This blog is all about “seeing the good in the world” and not focusing on the terrible. We have the nightly news to handle that for us. So, to have a post with the words “War” and “Blood” in the title seems a bit of a contradiction. Hopefully, you’ll hear me out on this one.
On this Presidents’ Day here in the U.S.A., I find myself reflecting not only on the lives of George Washington and Abraham Lincoln, but on our country as a whole, where we came from, where we are and how we got here. It hasn’t been a perfectly straight road. There’s been bumps and bruises along the way, yet somehow we’ve managed to not only survive, but to grow and prosper.
One thing we certainly have not gone without is war. Born in conflict, this country has survived in a world where man has learned evermore powerful and effective ways of killing his fellows. Though sometimes (but rarely) necessary, war is a terrible thing that leaves scars on victor and vanquished alike.
Visiting a war memorial or cemetery can be a near-spiritual experience, as one is forced to contemplate the value of freedom and the offering and sacrifice that has been laid over and over again on its alter.
Next, visit the war memorial of an ally in their country. It provides an important reminder that the price has not been paid solely by our own countrymen.
However, for the most sobering of experiences, visit the war memorial of an enemy. I’ve done this before. I’ve stood in a little village looking at a plaque listing the names of the men of that village and the surrounding countryside that were killed by my country or its allies.
Enemies are people whose story you haven’t heard, or whose face you haven’t seen.
~ Irene Butter
The land may heal and yesterday’s enemies may become today’s allies. Yet, the lives lost can never be replaced. So, why do we still do it?
At our best, it is because there are some things worth fighting for.
When you have the opportunity, if it hasn’t presented itself already, go and stand on the battlefield at Gettysburg. This three-day battle in early July 1863, resulted 51,000 casualties and loses. And, it was the turning point in the American Civil War, a war fought over slavery and states’ rights.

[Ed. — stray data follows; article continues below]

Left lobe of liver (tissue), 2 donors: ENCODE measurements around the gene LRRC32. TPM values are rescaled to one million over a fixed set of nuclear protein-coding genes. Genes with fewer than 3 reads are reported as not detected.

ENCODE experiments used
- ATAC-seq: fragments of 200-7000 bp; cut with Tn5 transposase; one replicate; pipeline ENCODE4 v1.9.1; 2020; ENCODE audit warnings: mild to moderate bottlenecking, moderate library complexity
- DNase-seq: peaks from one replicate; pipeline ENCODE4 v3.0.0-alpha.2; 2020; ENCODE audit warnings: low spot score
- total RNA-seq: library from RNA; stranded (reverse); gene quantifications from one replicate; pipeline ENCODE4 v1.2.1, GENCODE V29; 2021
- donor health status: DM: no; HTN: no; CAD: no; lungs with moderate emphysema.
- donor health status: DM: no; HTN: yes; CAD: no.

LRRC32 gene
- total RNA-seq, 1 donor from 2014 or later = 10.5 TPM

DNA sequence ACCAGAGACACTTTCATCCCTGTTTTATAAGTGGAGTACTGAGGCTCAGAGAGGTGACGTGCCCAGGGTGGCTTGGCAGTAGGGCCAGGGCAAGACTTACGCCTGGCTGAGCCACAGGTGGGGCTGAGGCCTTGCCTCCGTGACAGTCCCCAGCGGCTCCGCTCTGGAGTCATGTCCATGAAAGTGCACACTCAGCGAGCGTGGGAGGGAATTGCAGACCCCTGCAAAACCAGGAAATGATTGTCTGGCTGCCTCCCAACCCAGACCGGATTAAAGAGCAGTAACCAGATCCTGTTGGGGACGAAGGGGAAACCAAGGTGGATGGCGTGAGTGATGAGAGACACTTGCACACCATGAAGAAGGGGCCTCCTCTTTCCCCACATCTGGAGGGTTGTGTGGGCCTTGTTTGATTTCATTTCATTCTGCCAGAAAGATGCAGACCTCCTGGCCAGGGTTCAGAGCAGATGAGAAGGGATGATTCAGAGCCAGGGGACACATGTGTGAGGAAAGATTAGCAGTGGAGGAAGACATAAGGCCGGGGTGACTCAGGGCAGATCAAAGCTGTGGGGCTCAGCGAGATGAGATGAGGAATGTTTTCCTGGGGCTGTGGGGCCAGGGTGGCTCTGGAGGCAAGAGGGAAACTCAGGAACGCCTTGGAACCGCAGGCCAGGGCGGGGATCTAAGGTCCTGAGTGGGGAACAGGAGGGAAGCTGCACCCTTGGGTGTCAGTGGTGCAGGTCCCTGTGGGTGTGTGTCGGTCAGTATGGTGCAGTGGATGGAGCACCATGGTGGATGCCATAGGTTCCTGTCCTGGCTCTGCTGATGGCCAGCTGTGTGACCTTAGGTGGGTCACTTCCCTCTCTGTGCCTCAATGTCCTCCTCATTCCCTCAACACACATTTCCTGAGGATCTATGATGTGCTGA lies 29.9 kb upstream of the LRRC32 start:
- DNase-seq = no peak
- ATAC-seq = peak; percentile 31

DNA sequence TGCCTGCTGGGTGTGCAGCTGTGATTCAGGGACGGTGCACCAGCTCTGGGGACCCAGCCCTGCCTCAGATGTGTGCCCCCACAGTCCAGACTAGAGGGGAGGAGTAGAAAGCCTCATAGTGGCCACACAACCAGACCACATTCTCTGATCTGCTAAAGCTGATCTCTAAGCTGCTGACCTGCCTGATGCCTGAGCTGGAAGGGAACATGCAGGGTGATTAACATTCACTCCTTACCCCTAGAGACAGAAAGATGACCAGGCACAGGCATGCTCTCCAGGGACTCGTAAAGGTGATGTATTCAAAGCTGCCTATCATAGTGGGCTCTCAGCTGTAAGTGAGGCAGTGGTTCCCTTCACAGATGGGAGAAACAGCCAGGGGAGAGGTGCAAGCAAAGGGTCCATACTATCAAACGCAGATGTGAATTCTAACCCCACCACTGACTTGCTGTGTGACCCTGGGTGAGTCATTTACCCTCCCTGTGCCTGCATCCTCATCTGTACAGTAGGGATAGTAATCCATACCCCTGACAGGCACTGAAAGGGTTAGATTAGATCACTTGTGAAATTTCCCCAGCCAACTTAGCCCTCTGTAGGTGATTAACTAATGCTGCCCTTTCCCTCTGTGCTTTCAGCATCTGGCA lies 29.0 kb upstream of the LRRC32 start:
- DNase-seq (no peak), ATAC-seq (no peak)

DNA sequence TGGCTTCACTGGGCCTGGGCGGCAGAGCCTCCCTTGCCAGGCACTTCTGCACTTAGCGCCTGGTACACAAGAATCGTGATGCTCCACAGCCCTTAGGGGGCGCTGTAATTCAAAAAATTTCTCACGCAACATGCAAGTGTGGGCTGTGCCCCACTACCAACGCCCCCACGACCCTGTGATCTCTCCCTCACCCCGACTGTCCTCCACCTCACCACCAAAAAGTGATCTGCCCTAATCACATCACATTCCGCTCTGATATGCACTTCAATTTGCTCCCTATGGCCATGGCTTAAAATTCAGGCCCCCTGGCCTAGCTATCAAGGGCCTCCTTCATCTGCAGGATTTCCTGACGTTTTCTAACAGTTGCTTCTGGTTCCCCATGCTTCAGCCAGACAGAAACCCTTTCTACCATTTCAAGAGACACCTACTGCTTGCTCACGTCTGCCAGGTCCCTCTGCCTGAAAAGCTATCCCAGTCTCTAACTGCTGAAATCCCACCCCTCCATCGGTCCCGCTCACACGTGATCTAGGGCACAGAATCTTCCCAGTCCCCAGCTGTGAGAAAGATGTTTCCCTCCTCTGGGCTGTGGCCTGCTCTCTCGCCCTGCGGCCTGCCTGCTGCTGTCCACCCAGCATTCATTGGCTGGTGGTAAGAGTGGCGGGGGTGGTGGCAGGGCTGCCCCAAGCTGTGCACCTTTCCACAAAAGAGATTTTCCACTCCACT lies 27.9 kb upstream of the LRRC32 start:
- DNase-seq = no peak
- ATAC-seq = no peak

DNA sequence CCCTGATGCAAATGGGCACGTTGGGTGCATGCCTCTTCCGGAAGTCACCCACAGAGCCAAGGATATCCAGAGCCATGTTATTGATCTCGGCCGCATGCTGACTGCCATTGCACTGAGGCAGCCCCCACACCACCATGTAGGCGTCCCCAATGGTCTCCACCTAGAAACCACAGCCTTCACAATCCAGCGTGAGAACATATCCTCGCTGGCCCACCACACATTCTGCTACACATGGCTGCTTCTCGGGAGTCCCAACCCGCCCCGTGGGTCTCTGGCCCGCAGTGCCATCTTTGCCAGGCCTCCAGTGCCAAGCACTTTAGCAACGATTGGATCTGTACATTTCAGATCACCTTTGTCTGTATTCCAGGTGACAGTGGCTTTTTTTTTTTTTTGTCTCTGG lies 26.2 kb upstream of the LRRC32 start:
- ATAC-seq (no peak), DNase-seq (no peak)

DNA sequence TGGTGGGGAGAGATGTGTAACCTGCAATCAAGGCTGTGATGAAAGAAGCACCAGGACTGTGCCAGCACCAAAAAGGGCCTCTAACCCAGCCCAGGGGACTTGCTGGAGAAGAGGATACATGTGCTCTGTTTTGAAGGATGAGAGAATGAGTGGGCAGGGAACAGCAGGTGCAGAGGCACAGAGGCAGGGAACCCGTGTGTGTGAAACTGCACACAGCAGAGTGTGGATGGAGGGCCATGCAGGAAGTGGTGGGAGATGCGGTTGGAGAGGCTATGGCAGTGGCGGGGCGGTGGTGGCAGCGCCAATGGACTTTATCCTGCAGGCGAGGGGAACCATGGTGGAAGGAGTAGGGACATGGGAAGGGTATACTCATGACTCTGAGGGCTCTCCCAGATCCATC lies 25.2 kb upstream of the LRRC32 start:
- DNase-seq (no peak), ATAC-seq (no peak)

There, standing on the green, you can feel the red blood flowing from a thousand wounds. Somehow, it’s made the land sacred—almost holy. It’s probably best summed up by Abraham Lincoln’s Gettysburg Address, which brings us full circle.
Four score and seven years ago our fathers brought forth on this continent, a new nation, conceived in Liberty, and dedicated to the proposition that all men are created equal.
Now we are engaged in a great civil war, testing whether that nation, or any nation so conceived and so dedicated, can long endure. We are met on a great battle-field of that war. We have come to dedicate a portion of that field, as a final resting place for those who here gave their lives that that nation might live. It is altogether fitting and proper that we should do this.
But, in a larger sense, we can not dedicate — we can not consecrate — we can not hallow — this ground. The brave men, living and dead, who struggled here, have consecrated it, far above our poor power to add or detract. The world will little note, nor long remember what we say here, but it can never forget what they did here. It is for us the living, rather, to be dedicated here to the unfinished work which they who fought here have thus far so nobly advanced. It is rather for us to be here dedicated to the great task remaining before us — that from these honored dead we take increased devotion to that cause for which they gave the last full measure of devotion — that we here highly resolve that these dead shall not have died in vain — that this nation, under God, shall have a new birth of freedom — and that government of the people, by the people, for the people, shall not perish from the earth.
Let us today find a way to continue their work in our own way for our own time.